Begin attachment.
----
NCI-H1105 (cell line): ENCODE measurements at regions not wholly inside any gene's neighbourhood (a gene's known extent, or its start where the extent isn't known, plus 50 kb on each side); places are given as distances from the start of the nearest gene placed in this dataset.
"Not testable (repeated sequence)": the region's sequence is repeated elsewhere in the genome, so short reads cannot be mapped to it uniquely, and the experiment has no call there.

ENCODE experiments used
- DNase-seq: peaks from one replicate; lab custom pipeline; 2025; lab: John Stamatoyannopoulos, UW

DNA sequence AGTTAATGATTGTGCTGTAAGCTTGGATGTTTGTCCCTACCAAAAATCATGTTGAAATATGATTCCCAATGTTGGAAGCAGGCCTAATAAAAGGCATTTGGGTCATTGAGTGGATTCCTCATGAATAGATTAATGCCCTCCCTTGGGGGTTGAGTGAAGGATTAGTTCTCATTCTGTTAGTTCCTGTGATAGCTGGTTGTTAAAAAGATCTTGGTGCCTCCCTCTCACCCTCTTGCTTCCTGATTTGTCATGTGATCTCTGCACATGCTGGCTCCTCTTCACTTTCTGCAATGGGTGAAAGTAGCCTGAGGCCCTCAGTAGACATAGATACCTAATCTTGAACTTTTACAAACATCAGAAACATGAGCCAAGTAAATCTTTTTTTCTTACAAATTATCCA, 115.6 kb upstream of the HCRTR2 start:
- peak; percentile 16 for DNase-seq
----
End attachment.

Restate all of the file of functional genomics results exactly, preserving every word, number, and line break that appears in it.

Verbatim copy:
NCI-H1105 (cell line): ENCODE measurements at regions not wholly inside any gene's neighbourhood (a gene's known extent, or its start where the extent isn't known, plus 50 kb on each side); places are given as distances from the start of the nearest gene placed in this dataset.
"Not testable (repeated sequence)": the region's sequence is repeated elsewhere in the genome, so short reads cannot be mapped to it uniquely, and the experiment has no call there.

ENCODE experiments used
- DNase-seq: peaks from one replicate; lab custom pipeline; 2025; lab: John Stamatoyannopoulos, UW

DNA sequence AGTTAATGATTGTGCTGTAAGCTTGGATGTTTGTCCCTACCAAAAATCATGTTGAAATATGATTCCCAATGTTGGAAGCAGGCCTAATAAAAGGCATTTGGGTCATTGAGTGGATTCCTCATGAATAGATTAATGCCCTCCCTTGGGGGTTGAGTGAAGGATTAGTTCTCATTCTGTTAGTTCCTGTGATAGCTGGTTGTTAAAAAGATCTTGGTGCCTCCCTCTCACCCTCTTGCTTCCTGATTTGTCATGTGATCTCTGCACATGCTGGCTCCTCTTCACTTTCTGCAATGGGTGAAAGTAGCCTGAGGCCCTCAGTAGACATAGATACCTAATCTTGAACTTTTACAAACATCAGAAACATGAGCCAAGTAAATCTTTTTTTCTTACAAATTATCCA, 115.6 kb upstream of the HCRTR2 start:
- peak; percentile 16 for DNase-seq